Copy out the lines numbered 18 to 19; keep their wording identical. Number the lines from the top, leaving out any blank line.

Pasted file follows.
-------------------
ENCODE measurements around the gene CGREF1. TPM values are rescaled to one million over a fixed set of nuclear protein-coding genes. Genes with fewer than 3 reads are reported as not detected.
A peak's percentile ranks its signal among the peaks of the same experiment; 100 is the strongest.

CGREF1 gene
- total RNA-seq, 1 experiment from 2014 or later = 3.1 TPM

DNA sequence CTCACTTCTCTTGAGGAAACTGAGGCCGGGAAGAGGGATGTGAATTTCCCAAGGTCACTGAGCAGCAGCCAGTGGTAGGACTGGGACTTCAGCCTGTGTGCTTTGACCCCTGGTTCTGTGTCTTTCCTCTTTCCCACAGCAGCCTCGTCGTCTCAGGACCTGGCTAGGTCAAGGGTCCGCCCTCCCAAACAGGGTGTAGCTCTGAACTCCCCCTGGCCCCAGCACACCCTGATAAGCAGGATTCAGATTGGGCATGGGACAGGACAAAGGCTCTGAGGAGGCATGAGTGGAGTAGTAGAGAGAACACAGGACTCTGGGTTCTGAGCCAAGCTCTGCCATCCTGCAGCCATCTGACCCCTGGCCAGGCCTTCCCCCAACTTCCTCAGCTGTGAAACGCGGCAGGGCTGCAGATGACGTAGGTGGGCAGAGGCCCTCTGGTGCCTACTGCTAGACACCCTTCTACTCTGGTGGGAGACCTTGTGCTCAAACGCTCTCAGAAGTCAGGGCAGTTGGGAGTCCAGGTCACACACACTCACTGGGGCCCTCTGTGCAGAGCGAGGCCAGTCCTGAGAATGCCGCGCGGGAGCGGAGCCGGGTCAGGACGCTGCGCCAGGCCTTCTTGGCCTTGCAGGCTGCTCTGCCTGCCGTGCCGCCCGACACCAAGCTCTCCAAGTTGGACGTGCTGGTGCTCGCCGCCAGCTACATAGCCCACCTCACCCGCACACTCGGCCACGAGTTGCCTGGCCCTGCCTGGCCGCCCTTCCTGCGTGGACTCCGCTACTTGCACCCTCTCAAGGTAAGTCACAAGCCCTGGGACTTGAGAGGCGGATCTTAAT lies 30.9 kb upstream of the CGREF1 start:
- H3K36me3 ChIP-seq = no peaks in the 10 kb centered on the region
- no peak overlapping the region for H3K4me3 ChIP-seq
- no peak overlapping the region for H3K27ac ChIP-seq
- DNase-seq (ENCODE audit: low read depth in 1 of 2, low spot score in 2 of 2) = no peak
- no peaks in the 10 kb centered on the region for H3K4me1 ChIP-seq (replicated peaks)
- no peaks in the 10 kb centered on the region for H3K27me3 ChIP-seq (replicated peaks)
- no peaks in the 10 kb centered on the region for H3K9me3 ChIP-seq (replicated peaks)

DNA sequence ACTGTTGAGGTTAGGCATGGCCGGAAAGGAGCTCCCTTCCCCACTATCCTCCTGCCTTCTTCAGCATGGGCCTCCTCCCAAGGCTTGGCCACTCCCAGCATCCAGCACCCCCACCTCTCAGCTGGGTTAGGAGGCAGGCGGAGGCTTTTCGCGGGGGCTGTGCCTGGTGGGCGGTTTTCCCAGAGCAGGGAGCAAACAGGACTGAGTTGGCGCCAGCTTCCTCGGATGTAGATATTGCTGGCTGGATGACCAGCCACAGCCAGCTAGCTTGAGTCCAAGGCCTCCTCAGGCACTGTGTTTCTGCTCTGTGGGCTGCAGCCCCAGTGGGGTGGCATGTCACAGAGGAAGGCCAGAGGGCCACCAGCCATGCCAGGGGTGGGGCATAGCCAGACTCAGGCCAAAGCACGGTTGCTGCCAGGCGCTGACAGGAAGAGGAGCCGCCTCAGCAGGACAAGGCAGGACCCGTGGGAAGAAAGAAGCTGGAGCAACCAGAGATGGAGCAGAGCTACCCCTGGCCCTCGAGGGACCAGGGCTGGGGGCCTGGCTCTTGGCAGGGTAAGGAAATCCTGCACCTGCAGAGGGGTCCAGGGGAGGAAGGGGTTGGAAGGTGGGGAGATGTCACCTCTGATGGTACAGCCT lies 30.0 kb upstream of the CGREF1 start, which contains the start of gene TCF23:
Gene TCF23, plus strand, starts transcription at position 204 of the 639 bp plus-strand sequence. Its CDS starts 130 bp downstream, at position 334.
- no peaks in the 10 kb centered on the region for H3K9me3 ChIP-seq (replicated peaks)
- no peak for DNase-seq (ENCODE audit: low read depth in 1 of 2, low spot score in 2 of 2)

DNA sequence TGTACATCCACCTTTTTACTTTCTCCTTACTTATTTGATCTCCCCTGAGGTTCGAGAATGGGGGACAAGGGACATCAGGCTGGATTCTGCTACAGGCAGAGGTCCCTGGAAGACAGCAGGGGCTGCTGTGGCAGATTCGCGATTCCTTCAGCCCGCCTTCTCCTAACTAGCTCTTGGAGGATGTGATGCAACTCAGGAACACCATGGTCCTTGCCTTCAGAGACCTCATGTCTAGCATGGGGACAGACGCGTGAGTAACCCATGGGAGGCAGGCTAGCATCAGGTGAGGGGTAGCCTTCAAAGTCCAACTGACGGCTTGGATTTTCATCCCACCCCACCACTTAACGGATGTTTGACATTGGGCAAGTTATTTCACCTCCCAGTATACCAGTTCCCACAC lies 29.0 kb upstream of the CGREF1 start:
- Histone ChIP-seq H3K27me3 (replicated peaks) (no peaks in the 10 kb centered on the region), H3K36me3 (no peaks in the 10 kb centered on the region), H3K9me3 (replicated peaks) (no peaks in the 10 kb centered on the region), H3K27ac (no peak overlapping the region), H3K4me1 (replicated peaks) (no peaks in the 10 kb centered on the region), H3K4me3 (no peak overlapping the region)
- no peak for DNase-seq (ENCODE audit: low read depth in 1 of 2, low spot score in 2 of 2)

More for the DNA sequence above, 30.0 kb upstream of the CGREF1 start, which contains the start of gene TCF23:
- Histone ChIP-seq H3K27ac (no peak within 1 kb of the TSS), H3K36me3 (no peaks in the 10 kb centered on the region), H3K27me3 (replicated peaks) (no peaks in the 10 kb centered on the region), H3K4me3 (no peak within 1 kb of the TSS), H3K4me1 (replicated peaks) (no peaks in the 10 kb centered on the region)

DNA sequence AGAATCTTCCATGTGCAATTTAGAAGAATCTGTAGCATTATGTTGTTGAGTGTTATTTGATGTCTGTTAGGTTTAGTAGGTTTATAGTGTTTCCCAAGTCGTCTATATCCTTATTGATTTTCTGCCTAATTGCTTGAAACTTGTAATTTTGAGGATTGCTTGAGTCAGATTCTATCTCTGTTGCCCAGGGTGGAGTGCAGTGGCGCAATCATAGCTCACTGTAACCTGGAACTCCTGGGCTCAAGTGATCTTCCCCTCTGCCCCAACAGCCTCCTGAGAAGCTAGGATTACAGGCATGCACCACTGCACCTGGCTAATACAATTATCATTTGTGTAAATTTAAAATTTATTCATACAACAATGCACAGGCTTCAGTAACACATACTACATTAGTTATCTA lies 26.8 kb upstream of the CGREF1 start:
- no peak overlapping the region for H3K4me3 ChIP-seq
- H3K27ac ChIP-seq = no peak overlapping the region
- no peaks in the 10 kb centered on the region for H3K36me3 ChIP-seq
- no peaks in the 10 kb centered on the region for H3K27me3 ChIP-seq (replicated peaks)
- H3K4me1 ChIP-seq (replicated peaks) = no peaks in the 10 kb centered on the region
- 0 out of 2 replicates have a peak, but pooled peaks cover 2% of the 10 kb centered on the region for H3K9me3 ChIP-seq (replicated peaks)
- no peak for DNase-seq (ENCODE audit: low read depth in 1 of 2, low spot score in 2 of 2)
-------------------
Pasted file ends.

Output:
- Histone ChIP-seq H3K27me3 (replicated peaks) (no peaks in the 10 kb centered on the region), H3K36me3 (no peaks in the 10 kb centered on the region), H3K9me3 (replicated peaks) (no peaks in the 10 kb centered on the region), H3K27ac (no peak overlapping the region), H3K4me1 (replicated peaks) (no peaks in the 10 kb centered on the region), H3K4me3 (no peak overlapping the region)
- no peak for DNase-seq (ENCODE audit: low read depth in 1 of 2, low spot score in 2 of 2)